Oil Spill Means Dismal Summer For Gulf Beach Town If it weren't for the oil spill, July 4 would have been the busiest weekend of the summer in Gulf Shores, Ala. But no one wants to spend their holiday on an oily beach, so motels and restaurants are empty, condos are unrented, and souvenir shops have no customers. And to add insult to injury, a Jimmy Buffett concert that was supposed to draw visitors to the coast got postponed at the last minute because of flooding from Hurricane Alex.
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Oil Spill Means Dismal Summer For Gulf Beach Town

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Oil Spill Means Dismal Summer For Gulf Beach Town

Oil Spill Means Dismal Summer For Gulf Beach Town

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From NPR News, this is ALL THINGS CONSIDERED. I'm Michele Norris.


And I'm Melissa Block.

The Fourth of July weekend is usually the peak for summer tourism on the Gulf Coast. Visitors crowd the beaches to enjoy the sand and surf and maybe do a little fishing. But not this year. From Louisiana to the Florida Panhandle, the ongoing oil spill has all but destroyed the tourist trade.

NPR's Debbie Elliott reports now on how a favorite son is trying to help an Alabama beach town stay afloat.

(Soundbite of ringing phones)

DEBBIE ELLIOTT: Phones are ringing at this real estate office in Gulf Shores.

Ms. TABITHA WILLIAMS (Reservationist, Brett Robinson Gulf Shores Vacation Condo Rentals): It's a great day, Brett Robinson. This is Tabitha. How can I help you?

ELLIOTT: But instead of booking condos, reservationist Tabitha Williams is taking cancellations. This customer was planning to come for a family beach portrait but doesn't want an oil slick in the shot.

Ms. WILLIAMS: I bet that's just completely ruining your plans. There are areas that have less, in fact, than others. So some photographers are still out there. It's just a matter of location and where there's no tar balls so...

ELLIOTT: She pleasantly processes a full refund and offers the customer a 30 percent oil spill discount, should she reconsider. These are some of the extraordinary measures businesses are using to attract what few customers they can.

Mr. BILL BRETT (Vice President, Brett Robinson Gulf Shores Vacation Condo Rentals): And it's nothing short of a fight for our very survival.

ELLIOTT: Brett Robinson Vice President Bill Brett says the company manages about 2,100 condos in Gulf Shores and Orange Beach, Alabama. The holiday weekend is looking bleak.

Mr. BRETT: Right now, we're staring at 40 percent occupancy rates, and I think we're very fortunate to have that.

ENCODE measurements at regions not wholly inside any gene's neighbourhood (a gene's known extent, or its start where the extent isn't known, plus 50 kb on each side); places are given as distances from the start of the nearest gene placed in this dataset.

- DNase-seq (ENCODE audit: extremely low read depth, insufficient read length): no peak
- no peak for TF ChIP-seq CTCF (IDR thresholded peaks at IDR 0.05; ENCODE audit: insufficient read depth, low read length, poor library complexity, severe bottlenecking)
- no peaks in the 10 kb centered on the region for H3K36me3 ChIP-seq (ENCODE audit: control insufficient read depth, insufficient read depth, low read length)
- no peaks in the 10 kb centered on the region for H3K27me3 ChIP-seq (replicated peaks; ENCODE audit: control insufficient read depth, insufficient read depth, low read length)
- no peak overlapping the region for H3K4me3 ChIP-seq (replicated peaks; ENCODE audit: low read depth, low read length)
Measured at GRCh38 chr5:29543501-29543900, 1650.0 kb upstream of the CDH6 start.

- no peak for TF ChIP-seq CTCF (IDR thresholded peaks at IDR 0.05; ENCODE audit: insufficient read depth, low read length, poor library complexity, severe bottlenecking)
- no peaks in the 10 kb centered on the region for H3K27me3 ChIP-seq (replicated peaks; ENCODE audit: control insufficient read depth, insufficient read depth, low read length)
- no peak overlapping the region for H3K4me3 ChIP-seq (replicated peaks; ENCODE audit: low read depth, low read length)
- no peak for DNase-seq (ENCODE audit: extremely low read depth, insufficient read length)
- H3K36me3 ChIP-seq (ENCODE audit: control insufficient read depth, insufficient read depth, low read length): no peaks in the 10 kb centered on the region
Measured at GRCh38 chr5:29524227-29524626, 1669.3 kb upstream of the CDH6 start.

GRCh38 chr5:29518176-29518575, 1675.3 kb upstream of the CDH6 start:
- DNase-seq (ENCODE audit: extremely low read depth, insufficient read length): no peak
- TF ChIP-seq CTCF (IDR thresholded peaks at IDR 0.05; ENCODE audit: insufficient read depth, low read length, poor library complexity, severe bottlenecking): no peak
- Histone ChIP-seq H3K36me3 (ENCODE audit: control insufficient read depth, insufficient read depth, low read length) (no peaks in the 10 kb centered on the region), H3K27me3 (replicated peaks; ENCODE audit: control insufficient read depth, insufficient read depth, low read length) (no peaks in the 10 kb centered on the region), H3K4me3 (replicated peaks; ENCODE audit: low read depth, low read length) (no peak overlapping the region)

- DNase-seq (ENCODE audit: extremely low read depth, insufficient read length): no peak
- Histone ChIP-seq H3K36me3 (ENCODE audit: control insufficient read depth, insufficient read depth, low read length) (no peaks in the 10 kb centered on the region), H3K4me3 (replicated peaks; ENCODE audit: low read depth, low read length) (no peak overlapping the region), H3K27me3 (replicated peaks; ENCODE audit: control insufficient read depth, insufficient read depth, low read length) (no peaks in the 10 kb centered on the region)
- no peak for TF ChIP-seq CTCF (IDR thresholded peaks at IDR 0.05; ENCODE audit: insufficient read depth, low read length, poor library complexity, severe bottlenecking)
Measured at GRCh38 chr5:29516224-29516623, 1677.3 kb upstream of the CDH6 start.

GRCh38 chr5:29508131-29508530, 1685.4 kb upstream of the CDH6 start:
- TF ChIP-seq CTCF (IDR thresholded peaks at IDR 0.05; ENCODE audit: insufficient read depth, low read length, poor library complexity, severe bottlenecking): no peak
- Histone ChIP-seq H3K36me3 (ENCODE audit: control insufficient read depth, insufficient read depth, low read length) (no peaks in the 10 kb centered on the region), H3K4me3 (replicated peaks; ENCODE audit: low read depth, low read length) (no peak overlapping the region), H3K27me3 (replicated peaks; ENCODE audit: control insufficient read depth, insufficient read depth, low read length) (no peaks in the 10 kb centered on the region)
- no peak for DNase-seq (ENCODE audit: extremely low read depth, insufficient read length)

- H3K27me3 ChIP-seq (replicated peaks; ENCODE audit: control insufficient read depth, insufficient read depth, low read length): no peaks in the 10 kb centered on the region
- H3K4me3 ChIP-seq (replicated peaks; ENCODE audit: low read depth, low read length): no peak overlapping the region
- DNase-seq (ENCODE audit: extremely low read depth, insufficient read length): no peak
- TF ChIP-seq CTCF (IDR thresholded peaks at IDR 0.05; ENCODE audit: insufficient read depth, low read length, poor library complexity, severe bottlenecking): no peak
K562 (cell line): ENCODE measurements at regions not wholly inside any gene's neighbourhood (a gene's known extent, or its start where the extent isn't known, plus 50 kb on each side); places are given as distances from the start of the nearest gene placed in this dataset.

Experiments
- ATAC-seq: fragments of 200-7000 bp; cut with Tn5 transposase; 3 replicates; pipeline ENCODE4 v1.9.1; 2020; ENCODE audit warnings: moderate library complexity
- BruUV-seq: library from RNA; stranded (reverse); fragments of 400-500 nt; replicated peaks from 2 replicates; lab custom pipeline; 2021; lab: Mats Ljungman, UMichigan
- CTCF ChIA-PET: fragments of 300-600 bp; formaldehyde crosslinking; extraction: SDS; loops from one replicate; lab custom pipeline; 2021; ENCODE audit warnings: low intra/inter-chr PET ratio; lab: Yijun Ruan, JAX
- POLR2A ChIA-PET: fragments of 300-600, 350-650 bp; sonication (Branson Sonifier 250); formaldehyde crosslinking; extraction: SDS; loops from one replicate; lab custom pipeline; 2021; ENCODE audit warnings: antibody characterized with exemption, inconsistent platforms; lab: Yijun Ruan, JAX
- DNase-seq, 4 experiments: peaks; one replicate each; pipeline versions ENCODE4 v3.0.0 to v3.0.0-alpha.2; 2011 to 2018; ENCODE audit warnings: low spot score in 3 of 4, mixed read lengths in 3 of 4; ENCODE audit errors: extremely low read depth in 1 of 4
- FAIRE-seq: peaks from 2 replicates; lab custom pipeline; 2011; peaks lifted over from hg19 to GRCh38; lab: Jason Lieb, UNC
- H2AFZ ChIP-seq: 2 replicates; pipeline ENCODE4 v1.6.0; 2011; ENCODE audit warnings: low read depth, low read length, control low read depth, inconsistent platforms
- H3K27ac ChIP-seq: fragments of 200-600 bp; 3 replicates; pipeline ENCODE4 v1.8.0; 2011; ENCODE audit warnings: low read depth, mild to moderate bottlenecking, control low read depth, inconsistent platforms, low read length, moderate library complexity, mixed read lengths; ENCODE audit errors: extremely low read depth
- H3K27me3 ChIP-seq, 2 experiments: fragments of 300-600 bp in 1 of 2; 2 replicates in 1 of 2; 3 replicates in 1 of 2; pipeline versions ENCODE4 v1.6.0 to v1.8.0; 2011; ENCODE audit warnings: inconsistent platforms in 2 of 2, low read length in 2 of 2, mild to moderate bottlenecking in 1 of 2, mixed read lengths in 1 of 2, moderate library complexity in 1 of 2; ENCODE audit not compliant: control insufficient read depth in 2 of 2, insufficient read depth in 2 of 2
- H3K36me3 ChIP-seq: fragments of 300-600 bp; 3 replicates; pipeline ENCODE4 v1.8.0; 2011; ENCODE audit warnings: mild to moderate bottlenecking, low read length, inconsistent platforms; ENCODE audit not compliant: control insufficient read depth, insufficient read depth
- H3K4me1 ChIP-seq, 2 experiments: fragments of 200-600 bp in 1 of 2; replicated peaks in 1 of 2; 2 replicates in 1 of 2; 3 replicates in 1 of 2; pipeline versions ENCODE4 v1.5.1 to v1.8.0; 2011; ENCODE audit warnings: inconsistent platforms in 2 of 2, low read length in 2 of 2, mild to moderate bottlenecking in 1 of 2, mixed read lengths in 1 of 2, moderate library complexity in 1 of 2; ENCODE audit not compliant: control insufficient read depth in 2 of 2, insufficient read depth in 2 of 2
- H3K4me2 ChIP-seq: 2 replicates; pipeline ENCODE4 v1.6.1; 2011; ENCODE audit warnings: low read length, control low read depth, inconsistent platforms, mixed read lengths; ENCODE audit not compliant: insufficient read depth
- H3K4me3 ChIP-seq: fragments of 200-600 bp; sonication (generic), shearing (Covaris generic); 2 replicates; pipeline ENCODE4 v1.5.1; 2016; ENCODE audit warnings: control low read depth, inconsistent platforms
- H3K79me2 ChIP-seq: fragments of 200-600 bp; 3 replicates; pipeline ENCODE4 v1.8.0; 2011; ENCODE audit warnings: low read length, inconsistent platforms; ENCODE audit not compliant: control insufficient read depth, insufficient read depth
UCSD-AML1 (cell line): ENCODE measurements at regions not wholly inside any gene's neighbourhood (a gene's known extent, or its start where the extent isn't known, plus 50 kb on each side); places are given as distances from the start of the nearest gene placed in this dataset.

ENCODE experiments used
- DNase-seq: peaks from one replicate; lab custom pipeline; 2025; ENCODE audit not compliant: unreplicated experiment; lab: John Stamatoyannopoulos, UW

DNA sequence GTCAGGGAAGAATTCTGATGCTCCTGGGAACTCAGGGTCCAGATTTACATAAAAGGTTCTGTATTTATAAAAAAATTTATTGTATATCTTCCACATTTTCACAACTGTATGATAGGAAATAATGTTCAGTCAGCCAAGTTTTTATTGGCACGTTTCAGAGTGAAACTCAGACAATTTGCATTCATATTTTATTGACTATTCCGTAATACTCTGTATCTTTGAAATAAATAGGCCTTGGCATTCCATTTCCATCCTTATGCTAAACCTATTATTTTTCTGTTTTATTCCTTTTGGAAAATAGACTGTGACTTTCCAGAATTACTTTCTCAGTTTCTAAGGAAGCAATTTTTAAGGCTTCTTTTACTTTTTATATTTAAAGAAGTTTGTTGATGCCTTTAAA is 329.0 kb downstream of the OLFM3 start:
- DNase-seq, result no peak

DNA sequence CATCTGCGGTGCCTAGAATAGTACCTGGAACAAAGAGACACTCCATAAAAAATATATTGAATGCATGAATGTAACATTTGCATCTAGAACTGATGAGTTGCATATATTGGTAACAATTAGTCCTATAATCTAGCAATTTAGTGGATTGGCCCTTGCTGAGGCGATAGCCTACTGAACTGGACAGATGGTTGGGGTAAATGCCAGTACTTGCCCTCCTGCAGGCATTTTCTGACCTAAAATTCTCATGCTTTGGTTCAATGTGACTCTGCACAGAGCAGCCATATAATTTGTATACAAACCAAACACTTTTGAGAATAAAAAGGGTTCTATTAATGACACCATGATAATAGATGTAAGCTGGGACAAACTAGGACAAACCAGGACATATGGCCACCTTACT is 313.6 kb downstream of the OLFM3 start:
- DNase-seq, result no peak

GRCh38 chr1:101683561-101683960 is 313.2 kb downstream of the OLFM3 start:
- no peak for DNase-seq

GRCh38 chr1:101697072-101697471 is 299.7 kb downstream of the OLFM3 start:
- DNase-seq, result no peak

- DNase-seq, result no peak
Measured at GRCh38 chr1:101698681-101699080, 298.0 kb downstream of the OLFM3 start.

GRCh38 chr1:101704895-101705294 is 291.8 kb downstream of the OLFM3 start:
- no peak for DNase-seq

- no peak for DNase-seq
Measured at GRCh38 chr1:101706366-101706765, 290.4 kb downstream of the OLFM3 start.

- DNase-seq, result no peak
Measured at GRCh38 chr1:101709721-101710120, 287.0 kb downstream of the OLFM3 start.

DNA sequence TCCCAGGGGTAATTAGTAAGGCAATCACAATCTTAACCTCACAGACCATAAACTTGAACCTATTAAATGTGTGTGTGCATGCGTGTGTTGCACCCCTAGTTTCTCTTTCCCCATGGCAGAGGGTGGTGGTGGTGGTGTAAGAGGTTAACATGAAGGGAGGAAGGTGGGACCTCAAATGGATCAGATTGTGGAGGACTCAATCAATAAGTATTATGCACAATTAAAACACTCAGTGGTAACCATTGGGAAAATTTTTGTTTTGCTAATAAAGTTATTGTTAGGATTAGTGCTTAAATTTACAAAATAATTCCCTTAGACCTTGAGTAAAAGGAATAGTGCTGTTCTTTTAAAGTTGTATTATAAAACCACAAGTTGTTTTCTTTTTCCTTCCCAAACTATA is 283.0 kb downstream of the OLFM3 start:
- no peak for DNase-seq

ELLIOTT: Normally, 98 percent of their condos would be full this weekend. Even before the oil had reached Alabama's shores, tourism took a hit. Now, the oil is here, and that's about all.

Gulf Shores Mayor Robert Craft says it's a stark contrast to the typical summer bustle.

Mayor ROBERT CRAFT (Gulf Shores, Alabama): Yeah, it's really sad because there's nobody here, and there's certainly no excitement. The lack of hope and enthusiasm and optimism that permeates this community is just really depressing.

(Soundbite of a tourism ad)

Ms. LUCY BUFFETT (Restaurateur): I'm Lucy Buffett, and I love my gorgeous Alabama beaches. We're keeping a close eye on the beaches, so you can enjoy them too.

ELLIOTT: The state is hoping this national ad campaign, featuring a famous Gulf Shores restaurateur, will help. Her famous brother is trying to help too.

Jimmy Buffett was supposed to headline a free concert on the beach tonight, but it's been postponed until July 11th because of Hurricane Alex.

The Lown family from Wisconsin came anyway. Mom, dad, five kids and grandma are on their summer vacation. Sitting at a picnic table at Lucy Buffett's Lulu's restaurant, Misty Lown says now is the time to support the region.

Ms. MISTY LOWN (Small-business owner): I'm a small-business owner back home in Wisconsin. And I know that if I didn't have all of the clients that I have, that if even for a short period of time, it would be really hard to keep the doors open. And when we're in the hotel and we look around and we're the only persons sitting at the pool, I can't help but think that the people down here are struggling. If people turn their back on this area because of the oil, that would be a real shame.

ELLIOTT: Lucy Buffett says if she can draw more visitors like the Lowns, she's doing what she can in an otherwise heartbreaking situation.

Ms. BUFFETT: We need to play, too. We have to play, and we're out of balance. We're in grief, anger, anxiety, and there hasn't been enough play. You got to have all of those things to make us well-rounded. We know a lot about play, we Buffetts.

(Soundbite of laughter)

(Soundbite of cheering)

Mr. JIMMY BUFFETT (Singer/Songwriter): Nice to be home.

(Soundbite of cheering)

ELLIOTT: Lucy's brother, Jimmy, came for a little fun and a surprise show at Lulu's last night.

Mr. BUFFETT: All those tourists covered in oil was not exactly what I had in mind.

(Soundbite of laughter)

Mr. BUFFETT: I like it the other way.

(Soundbite of cheering)

(Soundbite of song, "Margaritaville")

ELLIOTT: And when he played his signature anthem, everybody sang along in a giant group therapy session.

Mr. BUFFETT: (Singing) ...shaker of salt.

Unidentified Group: (Singing) Salt. Salt. Salt.

Mr. BUFFETT: (Singing) Some people claim that there's a woman to blame. But I know this is all BP's fault.

(Soundbite of cheering and applause)

ELLIOTT: Buffett closed with his song "When the Coast is Clear," echoing the hope in the crowd that it will be again soon.

Debbie Elliott, NPR News.

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